Socrates is a contingent being; his essence, however, is not. Properties, like propositions and possible worlds, are necessary beings. If Socrates had not existed, his essence would have been unexemplified, but not nonexistent. ... so being exemplified by Socrates if at all is essential to Socrateity, while being exemplified by Socrates is accidental to it. [Alvin Plantinga, "Actualism and Possible Worlds," in Michael J. Loux, ed., The Possible and the Actual: Readings in the Metaphysics of Modality, 268]
The Christian philosopher Alvin Plantinga is well-known for his modal ontological argument for the existence of God, a modification of the original ontological argument first expressed by Anselm in the Proslogion. A version of the modal ontological argument can be expressed as follows:
- It is at least possible for God to exist.
- If God’s existence is possible, then necessarily, God does exist.
- Therefore, necessarily, God exists.
The argument is expanded as follows:
- It is possible for God to exist.
- Therefore, God exists in some possible world.
- Necessarily, God exists in some possible world.
- Necessarily, God exists.
- God exists.
Premise 1 seems true for certainly the existence of God is conceivable, thus it is possible for God to exist and therefore statement 2 is true. From statement 2, one arrives at statement 3 through the modal axiom S5. Since the definition of God is that He has necessary existence, therefore if God necessarily exists in some possible world, he exists necessarily (Statement 4). Therefore, God exists (Statement 5).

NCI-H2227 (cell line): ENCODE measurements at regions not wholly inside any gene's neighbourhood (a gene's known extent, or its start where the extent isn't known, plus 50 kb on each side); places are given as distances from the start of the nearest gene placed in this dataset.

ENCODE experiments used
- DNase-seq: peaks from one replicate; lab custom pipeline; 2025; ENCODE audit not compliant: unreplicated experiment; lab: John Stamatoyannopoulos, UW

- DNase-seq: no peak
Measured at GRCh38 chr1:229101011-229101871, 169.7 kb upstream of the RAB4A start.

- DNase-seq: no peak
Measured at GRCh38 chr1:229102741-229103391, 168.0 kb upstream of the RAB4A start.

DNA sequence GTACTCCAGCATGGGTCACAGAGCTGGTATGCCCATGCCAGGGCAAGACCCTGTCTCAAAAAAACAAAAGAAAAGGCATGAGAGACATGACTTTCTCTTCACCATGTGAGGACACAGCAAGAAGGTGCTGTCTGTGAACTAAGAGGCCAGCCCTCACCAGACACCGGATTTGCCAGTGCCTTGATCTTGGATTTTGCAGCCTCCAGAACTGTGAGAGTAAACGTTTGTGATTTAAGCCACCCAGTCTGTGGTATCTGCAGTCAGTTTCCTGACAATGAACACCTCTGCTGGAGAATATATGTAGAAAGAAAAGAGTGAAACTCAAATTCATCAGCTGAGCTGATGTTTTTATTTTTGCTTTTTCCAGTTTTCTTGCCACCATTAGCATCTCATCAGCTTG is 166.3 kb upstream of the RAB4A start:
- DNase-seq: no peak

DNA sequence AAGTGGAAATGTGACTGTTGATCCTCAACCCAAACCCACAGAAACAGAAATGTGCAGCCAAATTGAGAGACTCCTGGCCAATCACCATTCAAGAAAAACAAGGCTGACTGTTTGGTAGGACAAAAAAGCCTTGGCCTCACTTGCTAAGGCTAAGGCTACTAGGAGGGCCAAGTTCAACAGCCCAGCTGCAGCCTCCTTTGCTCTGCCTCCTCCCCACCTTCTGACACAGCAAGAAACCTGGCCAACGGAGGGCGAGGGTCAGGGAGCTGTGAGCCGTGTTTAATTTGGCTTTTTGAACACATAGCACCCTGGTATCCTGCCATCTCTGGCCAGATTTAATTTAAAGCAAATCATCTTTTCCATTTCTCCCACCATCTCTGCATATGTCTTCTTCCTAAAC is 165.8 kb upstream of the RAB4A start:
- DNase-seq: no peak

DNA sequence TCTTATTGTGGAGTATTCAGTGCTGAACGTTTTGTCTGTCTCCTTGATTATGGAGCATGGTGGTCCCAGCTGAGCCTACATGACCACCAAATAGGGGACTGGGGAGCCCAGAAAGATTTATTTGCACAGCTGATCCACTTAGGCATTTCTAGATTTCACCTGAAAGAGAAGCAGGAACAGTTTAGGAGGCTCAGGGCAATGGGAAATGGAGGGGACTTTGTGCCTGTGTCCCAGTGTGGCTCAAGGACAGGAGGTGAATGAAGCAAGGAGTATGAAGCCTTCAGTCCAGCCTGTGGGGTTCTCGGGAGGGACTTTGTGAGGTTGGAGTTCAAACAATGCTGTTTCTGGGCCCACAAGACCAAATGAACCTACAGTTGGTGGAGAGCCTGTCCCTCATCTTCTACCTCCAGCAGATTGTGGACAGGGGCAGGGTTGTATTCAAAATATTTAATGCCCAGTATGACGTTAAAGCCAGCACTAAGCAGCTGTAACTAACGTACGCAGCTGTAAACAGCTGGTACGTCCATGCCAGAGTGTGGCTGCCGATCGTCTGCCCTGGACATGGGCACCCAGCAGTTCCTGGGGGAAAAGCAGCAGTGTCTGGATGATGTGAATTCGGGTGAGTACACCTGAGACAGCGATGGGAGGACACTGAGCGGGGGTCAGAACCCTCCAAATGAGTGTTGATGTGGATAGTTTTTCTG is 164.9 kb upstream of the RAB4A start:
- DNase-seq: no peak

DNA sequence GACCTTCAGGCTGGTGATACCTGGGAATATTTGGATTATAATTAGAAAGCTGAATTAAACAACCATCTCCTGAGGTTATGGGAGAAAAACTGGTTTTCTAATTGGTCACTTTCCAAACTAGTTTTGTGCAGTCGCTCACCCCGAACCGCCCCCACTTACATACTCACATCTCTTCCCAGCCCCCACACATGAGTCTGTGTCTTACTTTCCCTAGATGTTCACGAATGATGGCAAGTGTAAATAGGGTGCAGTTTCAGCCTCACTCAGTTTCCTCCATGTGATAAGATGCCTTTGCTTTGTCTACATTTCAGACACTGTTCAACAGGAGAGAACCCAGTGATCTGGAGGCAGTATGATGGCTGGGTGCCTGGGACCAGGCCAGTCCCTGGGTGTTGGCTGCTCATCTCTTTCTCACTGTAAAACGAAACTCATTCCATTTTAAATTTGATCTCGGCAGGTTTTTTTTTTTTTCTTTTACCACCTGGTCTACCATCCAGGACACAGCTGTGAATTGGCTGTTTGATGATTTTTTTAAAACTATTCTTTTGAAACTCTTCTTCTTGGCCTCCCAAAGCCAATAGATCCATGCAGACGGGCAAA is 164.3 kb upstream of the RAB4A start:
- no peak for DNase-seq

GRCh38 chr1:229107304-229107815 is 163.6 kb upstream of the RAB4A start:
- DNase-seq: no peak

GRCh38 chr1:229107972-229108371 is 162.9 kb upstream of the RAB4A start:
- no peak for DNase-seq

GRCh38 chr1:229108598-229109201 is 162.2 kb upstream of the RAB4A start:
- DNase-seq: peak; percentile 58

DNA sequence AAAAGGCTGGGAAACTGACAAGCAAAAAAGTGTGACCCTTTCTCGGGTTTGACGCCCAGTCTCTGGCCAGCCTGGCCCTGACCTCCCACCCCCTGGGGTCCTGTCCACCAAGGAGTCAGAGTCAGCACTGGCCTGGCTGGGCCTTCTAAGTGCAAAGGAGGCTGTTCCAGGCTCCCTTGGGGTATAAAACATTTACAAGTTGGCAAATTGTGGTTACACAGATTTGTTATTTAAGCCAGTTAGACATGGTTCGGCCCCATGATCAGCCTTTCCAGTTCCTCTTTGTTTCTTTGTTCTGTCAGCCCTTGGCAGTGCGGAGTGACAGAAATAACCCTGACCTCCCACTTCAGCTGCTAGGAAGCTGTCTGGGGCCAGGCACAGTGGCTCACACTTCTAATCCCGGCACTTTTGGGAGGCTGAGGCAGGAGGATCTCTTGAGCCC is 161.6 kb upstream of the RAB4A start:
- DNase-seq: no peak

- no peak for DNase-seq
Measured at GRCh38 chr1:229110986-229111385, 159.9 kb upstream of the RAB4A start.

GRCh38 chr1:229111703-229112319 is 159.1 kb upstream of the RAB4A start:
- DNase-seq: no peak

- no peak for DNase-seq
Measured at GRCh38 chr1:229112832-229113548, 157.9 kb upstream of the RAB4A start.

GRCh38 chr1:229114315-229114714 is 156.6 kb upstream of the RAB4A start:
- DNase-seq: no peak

Another way to frame the modal ontological argument is taken from "Formulation 4" of the entry on "Ontological Argument" on the Stanford Encyclopedia of Philosphy (accessed Aug 20, 2022), and simplified and expanded as follows:
- For any being x, there is a possible world w where x exists.
- For any beings x and y, there are possible worlds w and v, such that x exists in w and v, while y exists in w and not v.
- Being x is superior to being y as it exists in both w and y.
- If being x exists in worlds w, y, z, while God exists in y and z, then being x is superior to God.
- God, being defined as maximally great, cannot have any being superior to Him. Therefore, God must exists in more possible worlds than other beings
- A being that exists in the actual world would exists in more worlds than a being that does not exist in the actual world.
- God in order to be maximally great must exists in the actual world and all possible worlds.
- God exists.